Mike Coon eventually left for Seattle.  My future wife, Anna, once saw him spinning down Pike Street on a bike in the rain, a toddler in the basket, laughing wildly as he raced to catch the ferry.  He had built a cabin out on Vashon and that’s where he was scraping together a living with his wife and baby.  The cabin was raw and cold.  They kept themselves warm by burning wood.

21. The Fable of the Cat Killer

For those who lived it, California in the 70’s and 80’s was time run wild. It was the years of water bed shops in OB, British Invasion rockabilly revival, Dylan being booed at the Sports Arena for going Christian on the eve of Johnny Rotten.  It was the drought ridden years when people drained their swimming pools and boarders from Venice Beach learned to skate them.  Of  PSA 182 crashing in flames in our neighborhood.

PSA 182 crashing in North Park

Most of my friends were selling weed and discovering ever better ways to rip each other off.  It seemed that if you were fourteen in those years, your parents were gone or disappeared in divorce or drinking.  And so their kids pulled their own disappearing acts into weed and meth.

The only truths told were the lies to one another.  And it was all mostly bad whether it was true or not.  You might say one day that Gerry Coon’s sister worshipped the devil. You might say that she had gathered with her friends at the pentagram laid into the stone work of the old Presidio. And that they performed satanic rituals there.  That she had stolen someone’s cat.  That she killed it that night.  But it’s not true.  None of it.  She never drank the blood.  She did not kill the cat to be real cool. Despite how the stories spread.  A song was never written.  How could it have been?  We were kids.  Not the stuff of legends.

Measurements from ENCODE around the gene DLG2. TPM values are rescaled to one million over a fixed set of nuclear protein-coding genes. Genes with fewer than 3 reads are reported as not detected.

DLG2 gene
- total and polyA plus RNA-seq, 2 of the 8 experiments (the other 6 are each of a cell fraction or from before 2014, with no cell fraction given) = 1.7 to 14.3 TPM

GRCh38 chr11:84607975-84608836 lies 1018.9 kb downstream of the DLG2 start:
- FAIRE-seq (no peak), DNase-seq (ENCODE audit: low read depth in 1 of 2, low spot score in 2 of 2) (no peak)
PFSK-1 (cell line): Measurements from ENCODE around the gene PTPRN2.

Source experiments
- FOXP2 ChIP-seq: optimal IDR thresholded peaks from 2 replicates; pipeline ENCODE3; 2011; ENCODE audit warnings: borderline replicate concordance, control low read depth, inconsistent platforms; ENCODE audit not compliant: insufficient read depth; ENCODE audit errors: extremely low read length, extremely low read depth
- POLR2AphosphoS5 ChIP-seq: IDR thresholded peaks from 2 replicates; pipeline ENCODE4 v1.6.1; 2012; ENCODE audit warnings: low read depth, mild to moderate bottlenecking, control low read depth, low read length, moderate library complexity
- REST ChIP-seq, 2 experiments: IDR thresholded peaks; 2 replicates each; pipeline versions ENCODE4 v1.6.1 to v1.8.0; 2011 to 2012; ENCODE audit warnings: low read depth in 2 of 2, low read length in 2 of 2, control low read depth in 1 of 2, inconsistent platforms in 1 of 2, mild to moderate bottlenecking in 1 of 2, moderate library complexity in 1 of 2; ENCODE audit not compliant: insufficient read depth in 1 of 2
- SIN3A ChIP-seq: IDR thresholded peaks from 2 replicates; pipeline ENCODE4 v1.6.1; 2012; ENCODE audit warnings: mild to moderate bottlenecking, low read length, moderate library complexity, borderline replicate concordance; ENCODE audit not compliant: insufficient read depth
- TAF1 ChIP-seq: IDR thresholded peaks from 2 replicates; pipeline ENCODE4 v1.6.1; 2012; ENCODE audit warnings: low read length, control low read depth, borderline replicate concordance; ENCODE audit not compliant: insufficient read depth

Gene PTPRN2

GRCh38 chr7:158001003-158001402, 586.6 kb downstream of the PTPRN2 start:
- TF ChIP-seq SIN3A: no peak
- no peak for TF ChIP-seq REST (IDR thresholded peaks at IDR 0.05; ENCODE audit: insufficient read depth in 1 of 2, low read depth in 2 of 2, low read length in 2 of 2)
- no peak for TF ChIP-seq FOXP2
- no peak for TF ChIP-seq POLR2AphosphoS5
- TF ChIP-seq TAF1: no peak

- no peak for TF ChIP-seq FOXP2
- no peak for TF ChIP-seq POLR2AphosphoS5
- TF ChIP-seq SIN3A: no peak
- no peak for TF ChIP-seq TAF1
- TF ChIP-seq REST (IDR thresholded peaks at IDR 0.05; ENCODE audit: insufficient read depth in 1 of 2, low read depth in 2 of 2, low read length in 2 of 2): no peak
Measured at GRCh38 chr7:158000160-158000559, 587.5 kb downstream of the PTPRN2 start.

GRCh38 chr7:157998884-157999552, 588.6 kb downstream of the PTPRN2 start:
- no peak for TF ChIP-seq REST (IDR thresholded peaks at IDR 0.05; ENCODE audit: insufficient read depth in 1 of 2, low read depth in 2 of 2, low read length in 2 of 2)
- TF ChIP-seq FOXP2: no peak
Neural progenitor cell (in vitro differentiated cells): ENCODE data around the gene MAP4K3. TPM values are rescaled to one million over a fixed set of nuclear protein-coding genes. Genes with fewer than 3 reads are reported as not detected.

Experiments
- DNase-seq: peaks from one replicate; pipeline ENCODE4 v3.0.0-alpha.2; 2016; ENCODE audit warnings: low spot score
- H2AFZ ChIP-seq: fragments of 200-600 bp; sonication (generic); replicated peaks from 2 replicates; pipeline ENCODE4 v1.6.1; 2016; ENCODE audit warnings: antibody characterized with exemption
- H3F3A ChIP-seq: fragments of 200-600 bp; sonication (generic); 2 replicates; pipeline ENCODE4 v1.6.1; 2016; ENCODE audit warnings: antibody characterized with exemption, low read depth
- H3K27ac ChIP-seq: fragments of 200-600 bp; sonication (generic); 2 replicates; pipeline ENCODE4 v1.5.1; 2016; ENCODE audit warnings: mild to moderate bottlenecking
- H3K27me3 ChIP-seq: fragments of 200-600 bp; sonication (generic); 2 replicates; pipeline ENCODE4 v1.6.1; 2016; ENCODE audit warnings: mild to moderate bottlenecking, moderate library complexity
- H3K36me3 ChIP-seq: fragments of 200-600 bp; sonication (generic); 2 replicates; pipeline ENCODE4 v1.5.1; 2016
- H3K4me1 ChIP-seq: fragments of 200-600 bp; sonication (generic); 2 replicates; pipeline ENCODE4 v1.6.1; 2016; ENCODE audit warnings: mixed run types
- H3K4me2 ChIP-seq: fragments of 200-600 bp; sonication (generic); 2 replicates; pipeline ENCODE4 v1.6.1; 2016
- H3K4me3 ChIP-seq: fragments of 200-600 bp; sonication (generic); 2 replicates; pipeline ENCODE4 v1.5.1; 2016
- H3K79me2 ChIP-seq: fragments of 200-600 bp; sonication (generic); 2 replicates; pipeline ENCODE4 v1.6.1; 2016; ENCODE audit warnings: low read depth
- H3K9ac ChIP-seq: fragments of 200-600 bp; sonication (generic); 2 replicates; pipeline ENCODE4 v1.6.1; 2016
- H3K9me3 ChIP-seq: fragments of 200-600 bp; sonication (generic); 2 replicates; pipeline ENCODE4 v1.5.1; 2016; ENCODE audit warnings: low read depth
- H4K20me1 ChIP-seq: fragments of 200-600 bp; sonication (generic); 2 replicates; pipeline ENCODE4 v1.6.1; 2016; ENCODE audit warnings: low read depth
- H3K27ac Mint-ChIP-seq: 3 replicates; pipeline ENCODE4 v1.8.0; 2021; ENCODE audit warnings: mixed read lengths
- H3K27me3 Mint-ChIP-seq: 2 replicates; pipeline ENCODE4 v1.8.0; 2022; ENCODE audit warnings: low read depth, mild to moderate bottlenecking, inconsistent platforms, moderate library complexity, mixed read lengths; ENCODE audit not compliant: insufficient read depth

20. The Wood Shop

Best to begin with the wood shop.  Best to see how the epic is born from the banal.

Nearly a decade done with college and with little affinity for power tools, I had little business being there.  And yet there I was, in a woodshop at Mission Bay High in San Diego on a cold night in January.  A handful of adults also filled the room, all of us wanting to learn how to use woodworking equipment.  One older woman wanted to make a clock to hang in her kitchen.  A new father wanted to make a bassinet.  Someone else a cabinet.  So once a week we gathered in the fluorescent lit room smelling of sawdust and singed wood. The teacher, a blond middle aged man who surfed, had a comforting even presence of mind, which was probably key for a guy who’s job was to show people how to work with machines that could rip their arms off.

On the first night, as we were taking our first tour of the planers and table saws, drill presses and routers, I recognized someone. Up front, drawn in under a Greek fisherman’s cap, sat Gerry Coon.  We’d grown up together in Mission Hills in San Diego. I thought somehow that he should have been dead, but perhaps that was just because of his brothers.

After class we approached one another.  He asked why I was there.

I want to build a table, I said.  And a chair.  You?

His voice was so quiet I had to strain to hear him.  I want to build a boat, he answered.